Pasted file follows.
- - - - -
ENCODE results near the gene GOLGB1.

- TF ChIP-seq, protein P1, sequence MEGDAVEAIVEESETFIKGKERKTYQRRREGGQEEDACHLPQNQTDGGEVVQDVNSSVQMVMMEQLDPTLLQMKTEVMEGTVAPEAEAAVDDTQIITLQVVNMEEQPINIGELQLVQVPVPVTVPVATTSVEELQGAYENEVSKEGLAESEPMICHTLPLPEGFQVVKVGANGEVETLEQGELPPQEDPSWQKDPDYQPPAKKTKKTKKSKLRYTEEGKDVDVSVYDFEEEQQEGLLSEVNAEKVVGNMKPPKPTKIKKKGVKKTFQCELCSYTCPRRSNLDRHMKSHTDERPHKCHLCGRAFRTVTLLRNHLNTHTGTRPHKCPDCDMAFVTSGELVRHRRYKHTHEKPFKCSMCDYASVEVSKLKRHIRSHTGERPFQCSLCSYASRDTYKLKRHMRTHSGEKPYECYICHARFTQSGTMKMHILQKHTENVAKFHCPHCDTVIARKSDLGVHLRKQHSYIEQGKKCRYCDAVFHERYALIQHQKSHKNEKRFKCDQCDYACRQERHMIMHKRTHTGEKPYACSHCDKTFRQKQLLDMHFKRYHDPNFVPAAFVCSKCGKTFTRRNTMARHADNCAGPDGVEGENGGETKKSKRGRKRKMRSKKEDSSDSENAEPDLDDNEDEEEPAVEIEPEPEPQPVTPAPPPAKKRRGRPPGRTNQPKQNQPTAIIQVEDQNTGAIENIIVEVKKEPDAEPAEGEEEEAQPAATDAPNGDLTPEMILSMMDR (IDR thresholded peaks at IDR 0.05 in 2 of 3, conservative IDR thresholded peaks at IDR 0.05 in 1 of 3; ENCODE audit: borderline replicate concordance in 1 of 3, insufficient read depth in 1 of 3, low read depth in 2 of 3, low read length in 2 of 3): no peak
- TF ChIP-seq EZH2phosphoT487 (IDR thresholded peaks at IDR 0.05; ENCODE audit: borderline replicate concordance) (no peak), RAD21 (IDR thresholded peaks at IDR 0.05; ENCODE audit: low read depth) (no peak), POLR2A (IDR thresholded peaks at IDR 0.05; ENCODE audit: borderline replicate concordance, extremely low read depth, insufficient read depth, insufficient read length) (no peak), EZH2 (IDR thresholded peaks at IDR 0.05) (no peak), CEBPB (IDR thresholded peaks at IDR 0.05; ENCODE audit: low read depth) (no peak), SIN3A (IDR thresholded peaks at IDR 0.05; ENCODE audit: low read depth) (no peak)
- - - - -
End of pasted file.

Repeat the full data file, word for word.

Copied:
ENCODE results near the gene GOLGB1.

- TF ChIP-seq, protein P1, sequence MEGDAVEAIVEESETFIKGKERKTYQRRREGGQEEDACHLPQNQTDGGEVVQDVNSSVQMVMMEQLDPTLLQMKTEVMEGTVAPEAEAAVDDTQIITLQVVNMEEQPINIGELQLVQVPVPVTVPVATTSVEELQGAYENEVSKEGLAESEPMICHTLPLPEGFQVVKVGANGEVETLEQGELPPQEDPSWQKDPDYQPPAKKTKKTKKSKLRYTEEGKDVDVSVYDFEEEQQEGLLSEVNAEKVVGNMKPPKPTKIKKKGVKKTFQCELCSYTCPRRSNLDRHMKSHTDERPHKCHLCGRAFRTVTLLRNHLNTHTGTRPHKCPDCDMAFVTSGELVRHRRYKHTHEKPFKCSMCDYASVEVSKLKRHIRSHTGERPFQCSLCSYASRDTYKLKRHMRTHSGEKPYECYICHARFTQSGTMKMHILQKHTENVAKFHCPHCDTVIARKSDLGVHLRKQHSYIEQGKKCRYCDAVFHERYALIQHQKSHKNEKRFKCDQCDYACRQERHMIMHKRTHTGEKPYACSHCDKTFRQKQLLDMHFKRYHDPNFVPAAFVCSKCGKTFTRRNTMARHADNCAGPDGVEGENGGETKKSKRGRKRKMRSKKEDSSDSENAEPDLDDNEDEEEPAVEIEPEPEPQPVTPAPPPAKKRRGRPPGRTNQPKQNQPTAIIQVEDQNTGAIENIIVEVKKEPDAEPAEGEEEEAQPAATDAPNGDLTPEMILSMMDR (IDR thresholded peaks at IDR 0.05 in 2 of 3, conservative IDR thresholded peaks at IDR 0.05 in 1 of 3; ENCODE audit: borderline replicate concordance in 1 of 3, insufficient read depth in 1 of 3, low read depth in 2 of 3, low read length in 2 of 3): no peak
- TF ChIP-seq EZH2phosphoT487 (IDR thresholded peaks at IDR 0.05; ENCODE audit: borderline replicate concordance) (no peak), RAD21 (IDR thresholded peaks at IDR 0.05; ENCODE audit: low read depth) (no peak), POLR2A (IDR thresholded peaks at IDR 0.05; ENCODE audit: borderline replicate concordance, extremely low read depth, insufficient read depth, insufficient read length) (no peak), EZH2 (IDR thresholded peaks at IDR 0.05) (no peak), CEBPB (IDR thresholded peaks at IDR 0.05; ENCODE audit: low read depth) (no peak), SIN3A (IDR thresholded peaks at IDR 0.05; ENCODE audit: low read depth) (no peak)